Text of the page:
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  • Revisiting Mexican(a) Labor History through Feminismo TransfronteristaFrom Tampico to Texas and Beyond, 1910–1940
  • Sonia Hernández (bio)

. . . para el buen desarrollo de la lucha emprendida en pro de nuestros presos y de todos aquellos que caigan por la lucha . . .

. . . for the good of the struggle in support of those who have been incarcerated and to those who risk their lives to continue the fight . . .

Caritina M. Piña, July 3, 1930

On June 16, 1930, a young Mexicana, Caritina M. Piña, proceeded to the meeting hall of organized workers from Pierce Oil in the Gulf Coast town of Villa Cecilia. She was to deliver a report to nine labor organizations and their representatives who had come together for a special meeting. The meeting commenced at 10 p.m. and was called to order by members of the Comité Internacional Pro-Presos Sociales (International Committee to Free Social Prisoners), for which Piña served as the person in charge of correspondence. After roll call and a quick report on the finances of the committee and a summary of its efforts to prevent Baja California social prisoners from deportation to the Islas Marías, Piña took the podium. Piña explained to the group that she “had complained to the governor [of Baja California, José María Tapia] in the most energetic manner against the atrocities and crimes committed against the workers of that state and demanded the release of all social prisoners and pleaded with the governor to stop the deportation of the prisoners to the Islas Marías.”1 More importantly, she underscored that among the detainees was the compañera (comrade) Felipa Velásquez, who was apprehended along with seven of her children. This, according to Piña, was high on the list of priorities for the Comité; taking male or female prisoners was one thing, but seizing compañeras with their children was simply unjust, and Piña underscored the grave nature of the situation. The discussion continued until 12:45 a.m. with [End Page 107] the nine organizations’ representatives, including two oil workers’ unions, a philharmonic union, and an all-female group, all at hand. Piña proceeded to discuss other issues concerning the labor movement and vowed to take the message back to its members and continue to spread the word.2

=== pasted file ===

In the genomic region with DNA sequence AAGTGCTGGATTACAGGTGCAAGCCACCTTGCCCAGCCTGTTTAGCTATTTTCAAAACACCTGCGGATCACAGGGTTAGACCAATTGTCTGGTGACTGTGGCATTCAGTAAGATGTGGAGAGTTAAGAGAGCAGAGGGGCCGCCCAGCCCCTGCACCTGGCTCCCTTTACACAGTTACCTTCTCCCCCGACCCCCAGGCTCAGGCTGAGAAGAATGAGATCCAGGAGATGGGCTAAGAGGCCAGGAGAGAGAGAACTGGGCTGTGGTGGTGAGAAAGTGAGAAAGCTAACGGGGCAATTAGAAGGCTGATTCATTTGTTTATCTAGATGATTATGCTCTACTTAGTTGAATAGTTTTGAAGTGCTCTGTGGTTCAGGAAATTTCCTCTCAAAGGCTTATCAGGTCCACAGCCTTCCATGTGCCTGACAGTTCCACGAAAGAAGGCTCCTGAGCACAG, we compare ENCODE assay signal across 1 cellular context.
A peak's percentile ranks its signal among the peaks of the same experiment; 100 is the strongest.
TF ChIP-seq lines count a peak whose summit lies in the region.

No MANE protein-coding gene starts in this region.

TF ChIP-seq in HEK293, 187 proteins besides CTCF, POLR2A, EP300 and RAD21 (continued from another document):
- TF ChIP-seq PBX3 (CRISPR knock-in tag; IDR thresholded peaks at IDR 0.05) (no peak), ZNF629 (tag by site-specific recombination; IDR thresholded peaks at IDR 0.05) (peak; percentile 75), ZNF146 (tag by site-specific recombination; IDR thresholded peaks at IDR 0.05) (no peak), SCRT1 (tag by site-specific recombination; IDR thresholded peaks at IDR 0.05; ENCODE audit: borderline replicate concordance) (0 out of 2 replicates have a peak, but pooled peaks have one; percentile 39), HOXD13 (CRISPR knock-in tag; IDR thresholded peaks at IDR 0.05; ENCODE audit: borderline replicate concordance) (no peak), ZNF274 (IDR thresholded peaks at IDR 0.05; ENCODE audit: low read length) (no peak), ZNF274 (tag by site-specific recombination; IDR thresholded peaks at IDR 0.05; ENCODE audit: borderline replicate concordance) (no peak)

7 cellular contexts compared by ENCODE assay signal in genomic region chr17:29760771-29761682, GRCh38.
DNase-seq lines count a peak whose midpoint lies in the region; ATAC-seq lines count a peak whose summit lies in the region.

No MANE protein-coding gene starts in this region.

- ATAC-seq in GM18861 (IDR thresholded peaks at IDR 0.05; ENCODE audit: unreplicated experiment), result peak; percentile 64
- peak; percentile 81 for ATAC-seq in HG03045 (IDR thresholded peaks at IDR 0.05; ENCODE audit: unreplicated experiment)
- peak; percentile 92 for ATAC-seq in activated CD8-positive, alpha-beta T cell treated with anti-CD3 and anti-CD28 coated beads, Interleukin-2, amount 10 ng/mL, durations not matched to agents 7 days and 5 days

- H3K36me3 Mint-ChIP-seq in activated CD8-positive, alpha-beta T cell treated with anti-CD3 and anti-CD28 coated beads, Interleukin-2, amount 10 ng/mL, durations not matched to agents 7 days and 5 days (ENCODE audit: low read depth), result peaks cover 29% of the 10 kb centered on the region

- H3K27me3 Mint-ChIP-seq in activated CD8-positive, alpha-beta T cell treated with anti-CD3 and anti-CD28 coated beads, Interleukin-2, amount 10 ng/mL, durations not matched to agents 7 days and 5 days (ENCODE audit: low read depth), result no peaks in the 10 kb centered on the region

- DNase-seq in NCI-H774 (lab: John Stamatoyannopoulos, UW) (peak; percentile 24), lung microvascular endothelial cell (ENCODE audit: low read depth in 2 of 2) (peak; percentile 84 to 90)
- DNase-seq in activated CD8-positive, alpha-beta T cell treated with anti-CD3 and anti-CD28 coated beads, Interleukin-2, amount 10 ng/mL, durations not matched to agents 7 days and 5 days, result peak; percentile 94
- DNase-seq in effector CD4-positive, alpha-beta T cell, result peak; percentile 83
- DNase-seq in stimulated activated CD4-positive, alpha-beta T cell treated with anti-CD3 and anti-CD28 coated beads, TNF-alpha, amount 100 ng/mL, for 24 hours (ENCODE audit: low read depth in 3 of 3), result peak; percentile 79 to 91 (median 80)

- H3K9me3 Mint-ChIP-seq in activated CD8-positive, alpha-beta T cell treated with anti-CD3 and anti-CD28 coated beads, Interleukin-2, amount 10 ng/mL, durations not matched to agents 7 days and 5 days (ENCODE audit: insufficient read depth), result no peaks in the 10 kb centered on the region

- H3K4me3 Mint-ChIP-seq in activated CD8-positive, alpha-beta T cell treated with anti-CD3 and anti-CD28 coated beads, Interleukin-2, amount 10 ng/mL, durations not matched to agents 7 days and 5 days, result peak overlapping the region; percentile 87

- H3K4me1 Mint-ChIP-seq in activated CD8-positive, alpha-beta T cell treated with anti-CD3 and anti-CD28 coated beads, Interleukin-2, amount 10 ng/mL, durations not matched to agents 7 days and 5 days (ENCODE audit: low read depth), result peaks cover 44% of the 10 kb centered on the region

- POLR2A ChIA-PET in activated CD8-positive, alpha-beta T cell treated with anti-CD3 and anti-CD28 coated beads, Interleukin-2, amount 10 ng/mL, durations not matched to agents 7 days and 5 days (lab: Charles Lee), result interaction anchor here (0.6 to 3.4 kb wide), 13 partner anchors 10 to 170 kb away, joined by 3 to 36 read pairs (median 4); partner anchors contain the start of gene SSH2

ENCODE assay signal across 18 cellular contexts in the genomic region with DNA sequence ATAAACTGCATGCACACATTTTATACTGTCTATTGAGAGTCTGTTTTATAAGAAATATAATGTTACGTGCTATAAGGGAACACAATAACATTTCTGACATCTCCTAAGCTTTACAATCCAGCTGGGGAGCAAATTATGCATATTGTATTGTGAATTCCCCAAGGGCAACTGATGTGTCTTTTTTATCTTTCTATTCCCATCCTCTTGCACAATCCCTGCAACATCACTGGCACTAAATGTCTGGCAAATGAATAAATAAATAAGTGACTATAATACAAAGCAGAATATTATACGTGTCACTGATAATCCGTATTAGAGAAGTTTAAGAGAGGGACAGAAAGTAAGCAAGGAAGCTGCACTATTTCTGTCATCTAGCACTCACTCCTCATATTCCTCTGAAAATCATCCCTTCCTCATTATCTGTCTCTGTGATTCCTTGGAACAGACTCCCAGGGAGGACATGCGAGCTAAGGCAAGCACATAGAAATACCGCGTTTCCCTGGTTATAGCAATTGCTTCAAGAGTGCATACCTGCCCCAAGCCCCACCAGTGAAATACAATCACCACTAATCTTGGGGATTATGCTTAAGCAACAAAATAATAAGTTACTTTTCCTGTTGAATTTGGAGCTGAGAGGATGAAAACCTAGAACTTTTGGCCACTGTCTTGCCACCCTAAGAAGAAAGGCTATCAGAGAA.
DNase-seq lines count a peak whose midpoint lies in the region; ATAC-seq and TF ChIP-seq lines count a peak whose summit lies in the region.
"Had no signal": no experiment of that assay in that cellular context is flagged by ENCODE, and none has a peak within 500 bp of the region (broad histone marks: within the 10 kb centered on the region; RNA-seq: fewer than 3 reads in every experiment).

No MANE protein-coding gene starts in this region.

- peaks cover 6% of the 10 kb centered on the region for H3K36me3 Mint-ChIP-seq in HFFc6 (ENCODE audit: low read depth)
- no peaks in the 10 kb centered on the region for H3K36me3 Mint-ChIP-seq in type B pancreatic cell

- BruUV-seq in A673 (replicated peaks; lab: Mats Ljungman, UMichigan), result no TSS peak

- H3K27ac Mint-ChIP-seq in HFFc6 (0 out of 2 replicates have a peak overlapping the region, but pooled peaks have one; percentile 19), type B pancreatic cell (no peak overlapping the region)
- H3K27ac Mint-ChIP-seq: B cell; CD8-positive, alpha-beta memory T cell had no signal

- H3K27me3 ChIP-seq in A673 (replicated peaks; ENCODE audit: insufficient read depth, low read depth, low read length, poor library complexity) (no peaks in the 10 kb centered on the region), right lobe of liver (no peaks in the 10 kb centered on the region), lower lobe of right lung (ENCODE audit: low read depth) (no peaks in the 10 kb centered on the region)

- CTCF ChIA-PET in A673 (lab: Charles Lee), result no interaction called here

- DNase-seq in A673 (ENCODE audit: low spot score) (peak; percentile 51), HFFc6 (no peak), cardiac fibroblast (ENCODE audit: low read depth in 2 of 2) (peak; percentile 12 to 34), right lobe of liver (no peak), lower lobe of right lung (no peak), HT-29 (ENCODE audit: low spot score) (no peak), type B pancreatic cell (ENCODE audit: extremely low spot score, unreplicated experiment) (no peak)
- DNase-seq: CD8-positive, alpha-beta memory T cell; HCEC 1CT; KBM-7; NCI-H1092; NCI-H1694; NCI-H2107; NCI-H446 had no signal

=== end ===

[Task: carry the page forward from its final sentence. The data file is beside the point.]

While Velásquez was not released immediately, the activism on behalf of social prisoners such as Velásquez in the form of outright protests, letterwriting campaigns, and creating alliances with women and men involved transnational efforts by Mexicanas such as Caritina Piña, María del Jesús Alvarado, Felipa Velásquez, and others. This network of Mexicanas built upon the historic connections between the cosmopolitan port of Tampico, the Rio Grande Valley of Texas, and the Mexican north. In an era of increased border security, global fear of socialism, and state-initiated reforms that sought to modernize gender relations more through rhetoric than through action, the words and actions of Mexicanas sketched out a possibility for an alternative way of life. News concerning labor issues and women’s conditions from across the globe made its way to various towns and cities via the network that sought to address labor inequities, which included advancing women’s rights. Piña, Velásquez, Esther Mendoza, Domitila Jiménez, and others assisted in the circulation of ideas and the production of knowledge about labor issues. Women of the Tampico region in the state of Tamaulipas and from the Mexican countryside as well as women and men living across the Río Grande, contributed to the network’s printed news, often sharing localized concerns and updates on newly created organizations.

historiographies of feminismo transfronterista

I examine and treat this network of women activists’ lived experiences in the labor movement of the early twentieth century as an instance of a feminismo transfronterista that was couched in the language of compañerismo, a popular gendered discourse that the Tamaulipas state government (and the Mexican federal government) promoted during the 1920s after Mexico’s revolution. Mexicanas engaged in a political practice that transcended borders and forged alliances between women from Mexico and women and men...


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pp. 107-136
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